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jrr7 you are asking good questions, and i'm not trying to be rhetorical by asking some back.

so, an extra year or two or 5 or 10 has no value to you? is that what you are saying? i agree that for most individual investors, who are investing for a specific goal (college for the kids, the european vacation, retirement etc) that the bumpiness of the road is less important than whether they meet their goal on time. and hence MPT is not very applicable. however, it is not clear to me why you think that a permanent impairment of capital can not be defined for your set of circumstances.

A 40% drop in the value of my portfolio this instant just means I need to work an additional year. It isn't permanent.

that may well be true if your current capital base is small relative to your future capital investments and provided your time horizon is long. but it is still zero sum in the sense that the 40% of your capital that is impaired may have let you meet your goals two years early, or as you say you will wind up missing your goal by one year. again, does that time not have value?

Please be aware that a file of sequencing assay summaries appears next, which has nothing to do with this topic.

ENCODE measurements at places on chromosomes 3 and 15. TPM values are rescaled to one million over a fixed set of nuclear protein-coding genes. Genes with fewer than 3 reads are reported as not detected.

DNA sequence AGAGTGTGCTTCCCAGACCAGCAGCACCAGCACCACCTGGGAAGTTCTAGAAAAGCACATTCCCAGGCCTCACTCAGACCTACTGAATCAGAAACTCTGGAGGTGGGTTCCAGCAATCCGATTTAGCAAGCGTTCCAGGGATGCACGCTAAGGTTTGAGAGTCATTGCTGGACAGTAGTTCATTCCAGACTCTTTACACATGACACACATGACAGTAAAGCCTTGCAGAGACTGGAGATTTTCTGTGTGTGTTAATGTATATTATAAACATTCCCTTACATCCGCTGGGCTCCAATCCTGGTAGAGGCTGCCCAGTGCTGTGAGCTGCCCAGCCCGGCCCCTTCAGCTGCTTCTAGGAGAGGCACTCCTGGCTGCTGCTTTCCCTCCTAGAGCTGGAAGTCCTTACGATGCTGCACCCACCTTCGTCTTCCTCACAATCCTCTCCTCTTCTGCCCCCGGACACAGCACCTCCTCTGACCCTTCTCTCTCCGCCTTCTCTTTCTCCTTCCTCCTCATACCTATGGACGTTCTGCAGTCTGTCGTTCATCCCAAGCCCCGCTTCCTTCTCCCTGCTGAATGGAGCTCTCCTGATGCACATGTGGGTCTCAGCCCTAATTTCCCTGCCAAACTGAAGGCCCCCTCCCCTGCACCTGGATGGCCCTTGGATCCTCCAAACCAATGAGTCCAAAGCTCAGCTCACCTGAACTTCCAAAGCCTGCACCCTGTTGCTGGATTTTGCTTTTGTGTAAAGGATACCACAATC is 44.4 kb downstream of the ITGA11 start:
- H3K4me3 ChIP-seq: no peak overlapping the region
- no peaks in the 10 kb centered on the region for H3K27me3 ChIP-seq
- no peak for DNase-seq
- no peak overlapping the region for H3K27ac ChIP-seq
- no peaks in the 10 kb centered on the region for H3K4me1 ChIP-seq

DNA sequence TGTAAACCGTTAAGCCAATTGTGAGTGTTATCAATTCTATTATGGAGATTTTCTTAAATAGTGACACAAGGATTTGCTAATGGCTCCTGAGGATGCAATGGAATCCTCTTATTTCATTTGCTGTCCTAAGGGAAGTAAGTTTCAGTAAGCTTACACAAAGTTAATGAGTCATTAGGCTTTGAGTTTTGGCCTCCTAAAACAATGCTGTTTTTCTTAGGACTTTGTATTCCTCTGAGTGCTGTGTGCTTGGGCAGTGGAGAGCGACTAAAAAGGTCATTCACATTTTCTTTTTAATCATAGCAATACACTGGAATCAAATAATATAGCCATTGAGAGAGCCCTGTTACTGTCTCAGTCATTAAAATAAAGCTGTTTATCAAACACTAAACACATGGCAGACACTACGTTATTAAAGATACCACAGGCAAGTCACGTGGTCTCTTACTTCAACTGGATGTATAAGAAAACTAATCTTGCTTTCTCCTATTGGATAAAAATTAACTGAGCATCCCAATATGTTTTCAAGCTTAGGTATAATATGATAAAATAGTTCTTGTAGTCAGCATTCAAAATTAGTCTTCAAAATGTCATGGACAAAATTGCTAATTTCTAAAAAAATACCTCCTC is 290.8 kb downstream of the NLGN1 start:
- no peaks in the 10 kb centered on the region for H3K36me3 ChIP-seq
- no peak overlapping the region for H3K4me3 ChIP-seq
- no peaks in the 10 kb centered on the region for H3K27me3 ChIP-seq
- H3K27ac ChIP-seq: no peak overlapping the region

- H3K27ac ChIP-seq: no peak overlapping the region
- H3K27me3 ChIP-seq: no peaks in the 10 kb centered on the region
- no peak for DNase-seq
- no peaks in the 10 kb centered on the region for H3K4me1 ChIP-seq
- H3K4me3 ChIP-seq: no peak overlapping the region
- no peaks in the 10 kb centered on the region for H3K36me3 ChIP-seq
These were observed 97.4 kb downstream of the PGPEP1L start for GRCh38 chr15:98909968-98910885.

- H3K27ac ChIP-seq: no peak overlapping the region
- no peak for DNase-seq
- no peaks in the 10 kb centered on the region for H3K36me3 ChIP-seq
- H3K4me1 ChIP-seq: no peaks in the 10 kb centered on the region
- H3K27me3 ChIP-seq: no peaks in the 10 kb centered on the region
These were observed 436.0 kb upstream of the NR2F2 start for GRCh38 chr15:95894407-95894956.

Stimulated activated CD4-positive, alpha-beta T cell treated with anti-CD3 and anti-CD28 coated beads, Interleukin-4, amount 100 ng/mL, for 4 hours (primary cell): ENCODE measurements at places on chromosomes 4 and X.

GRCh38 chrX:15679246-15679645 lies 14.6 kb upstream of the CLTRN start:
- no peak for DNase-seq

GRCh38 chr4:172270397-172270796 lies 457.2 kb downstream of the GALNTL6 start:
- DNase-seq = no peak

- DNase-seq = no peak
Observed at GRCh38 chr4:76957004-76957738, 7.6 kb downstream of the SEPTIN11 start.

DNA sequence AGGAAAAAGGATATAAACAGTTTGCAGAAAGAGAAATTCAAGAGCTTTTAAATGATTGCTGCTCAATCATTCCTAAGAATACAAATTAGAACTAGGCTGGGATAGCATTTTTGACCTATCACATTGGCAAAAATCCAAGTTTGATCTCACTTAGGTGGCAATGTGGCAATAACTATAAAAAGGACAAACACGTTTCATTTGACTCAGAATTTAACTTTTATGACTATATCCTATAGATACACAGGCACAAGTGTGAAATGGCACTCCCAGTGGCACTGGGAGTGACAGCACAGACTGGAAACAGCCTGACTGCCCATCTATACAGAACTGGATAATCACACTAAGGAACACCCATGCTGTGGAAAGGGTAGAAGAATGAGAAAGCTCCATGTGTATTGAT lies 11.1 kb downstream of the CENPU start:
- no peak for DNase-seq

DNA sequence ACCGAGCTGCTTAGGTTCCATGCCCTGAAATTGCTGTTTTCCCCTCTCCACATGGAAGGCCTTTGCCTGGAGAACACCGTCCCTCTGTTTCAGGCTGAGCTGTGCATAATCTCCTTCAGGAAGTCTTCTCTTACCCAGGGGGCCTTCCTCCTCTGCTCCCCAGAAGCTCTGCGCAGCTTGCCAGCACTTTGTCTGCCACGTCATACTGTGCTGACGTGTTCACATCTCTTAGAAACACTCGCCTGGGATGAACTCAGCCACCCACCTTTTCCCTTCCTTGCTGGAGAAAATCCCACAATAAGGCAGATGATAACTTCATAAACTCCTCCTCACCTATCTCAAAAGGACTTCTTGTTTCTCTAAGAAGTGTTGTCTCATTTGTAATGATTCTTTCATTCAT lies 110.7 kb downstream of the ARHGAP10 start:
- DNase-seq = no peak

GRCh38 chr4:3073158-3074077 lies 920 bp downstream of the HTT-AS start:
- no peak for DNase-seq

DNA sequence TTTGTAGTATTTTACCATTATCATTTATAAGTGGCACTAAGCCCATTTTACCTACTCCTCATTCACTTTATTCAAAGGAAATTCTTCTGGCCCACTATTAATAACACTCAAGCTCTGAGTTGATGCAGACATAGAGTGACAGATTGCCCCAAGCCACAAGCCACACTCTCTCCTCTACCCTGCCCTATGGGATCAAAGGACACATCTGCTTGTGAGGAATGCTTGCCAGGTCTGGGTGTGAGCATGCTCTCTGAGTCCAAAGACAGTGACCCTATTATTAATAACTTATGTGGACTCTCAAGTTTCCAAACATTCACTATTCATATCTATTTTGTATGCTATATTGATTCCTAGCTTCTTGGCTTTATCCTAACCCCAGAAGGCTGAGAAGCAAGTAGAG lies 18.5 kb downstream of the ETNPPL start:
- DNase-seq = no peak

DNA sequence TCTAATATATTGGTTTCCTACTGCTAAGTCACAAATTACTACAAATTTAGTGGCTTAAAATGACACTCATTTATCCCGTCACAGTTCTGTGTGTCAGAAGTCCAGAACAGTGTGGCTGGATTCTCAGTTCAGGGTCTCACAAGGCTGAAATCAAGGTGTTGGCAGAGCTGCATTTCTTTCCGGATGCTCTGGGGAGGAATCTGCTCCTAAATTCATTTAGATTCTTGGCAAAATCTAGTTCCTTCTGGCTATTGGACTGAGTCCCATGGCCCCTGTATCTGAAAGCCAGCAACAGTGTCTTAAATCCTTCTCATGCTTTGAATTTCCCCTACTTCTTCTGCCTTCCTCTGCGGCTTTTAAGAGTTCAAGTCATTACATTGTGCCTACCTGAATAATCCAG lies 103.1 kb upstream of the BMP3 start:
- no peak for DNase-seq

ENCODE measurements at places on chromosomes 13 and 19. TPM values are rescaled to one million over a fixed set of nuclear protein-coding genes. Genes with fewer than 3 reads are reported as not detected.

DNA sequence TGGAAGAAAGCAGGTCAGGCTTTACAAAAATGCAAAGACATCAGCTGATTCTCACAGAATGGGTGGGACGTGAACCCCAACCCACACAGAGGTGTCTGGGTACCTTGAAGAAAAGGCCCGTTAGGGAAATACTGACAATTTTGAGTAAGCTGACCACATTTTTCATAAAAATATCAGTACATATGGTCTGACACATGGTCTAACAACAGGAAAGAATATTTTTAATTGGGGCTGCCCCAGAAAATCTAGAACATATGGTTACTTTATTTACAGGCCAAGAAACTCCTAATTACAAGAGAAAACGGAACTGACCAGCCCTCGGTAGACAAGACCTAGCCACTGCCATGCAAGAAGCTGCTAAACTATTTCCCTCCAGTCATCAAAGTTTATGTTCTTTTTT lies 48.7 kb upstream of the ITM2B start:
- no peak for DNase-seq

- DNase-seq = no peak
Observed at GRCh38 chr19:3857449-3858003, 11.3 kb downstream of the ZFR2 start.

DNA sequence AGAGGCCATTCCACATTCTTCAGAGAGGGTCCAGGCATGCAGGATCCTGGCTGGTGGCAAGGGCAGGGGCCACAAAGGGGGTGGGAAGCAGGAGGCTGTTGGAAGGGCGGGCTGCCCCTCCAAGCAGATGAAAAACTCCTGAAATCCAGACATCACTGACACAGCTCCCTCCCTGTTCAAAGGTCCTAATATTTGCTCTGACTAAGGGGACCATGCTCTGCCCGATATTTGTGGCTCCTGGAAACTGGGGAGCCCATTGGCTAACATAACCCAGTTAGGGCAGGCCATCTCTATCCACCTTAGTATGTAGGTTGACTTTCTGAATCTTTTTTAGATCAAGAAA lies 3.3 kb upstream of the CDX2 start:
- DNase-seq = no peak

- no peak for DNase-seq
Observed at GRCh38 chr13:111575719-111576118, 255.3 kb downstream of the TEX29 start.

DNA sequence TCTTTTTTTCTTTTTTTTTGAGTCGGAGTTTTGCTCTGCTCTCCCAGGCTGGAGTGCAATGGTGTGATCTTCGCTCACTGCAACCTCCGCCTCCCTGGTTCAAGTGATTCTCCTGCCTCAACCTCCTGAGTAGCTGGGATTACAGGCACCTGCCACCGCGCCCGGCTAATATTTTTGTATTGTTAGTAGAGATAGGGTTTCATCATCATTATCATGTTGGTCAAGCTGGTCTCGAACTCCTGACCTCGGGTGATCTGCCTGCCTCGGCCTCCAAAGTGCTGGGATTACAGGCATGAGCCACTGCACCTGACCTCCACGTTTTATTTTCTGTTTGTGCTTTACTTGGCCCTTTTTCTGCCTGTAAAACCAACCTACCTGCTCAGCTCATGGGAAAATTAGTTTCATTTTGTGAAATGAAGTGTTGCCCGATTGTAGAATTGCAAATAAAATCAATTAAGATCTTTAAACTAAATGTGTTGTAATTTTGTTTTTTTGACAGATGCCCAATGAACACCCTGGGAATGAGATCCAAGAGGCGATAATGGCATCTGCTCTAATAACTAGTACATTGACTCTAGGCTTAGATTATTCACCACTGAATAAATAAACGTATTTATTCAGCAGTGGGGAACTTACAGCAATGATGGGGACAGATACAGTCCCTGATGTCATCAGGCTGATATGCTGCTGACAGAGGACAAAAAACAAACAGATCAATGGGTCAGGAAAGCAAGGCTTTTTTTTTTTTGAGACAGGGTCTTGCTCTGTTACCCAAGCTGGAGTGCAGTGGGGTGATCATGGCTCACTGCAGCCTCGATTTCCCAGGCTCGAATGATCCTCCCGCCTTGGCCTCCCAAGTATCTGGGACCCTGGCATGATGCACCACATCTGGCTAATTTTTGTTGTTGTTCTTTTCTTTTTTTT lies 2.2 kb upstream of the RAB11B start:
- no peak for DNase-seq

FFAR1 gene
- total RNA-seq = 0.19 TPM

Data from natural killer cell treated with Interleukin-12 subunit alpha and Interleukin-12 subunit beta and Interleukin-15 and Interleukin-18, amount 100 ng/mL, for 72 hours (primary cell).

How does one know the probability of a large loss?

that's a difficult one. small probability but high consequence events are very difficult to manage. i prefer self insurance (a portion of net worth in tbills) in that regard.

if you do not understand the process that could impair your capital then it becomes difficult to define risk. this is what i consider the knightian uncertainty principle in its pure form.

fwiw, i disagree that it was not possible to see the risks in LTCM or Enron beforehand. in both cases there was a level of leverage or senior claims on capital that almost by definition made the junior equity in both situations high risk.

My point being that risk-adjusted returns are meaningless for me because they measure only volatility, which is an entirely different risk than the one I'm interested in.

if risk=short run price volatility (90 day) that might be true for a long significant time horizon and provided you are not leveraged (no senior claims on your capital employed). not true if you are entrusting your capital to someone else.

if risk=impairment of capital, then risk adjusted returns are important because impairment of capital risk is ubiquitous with all securities. for example, management at the business you are invested in could screw up and impair the company's capital, which in turn will impair the market price of your investment. inflation can seriously impair capital invested in a 10 year US treasury bond.

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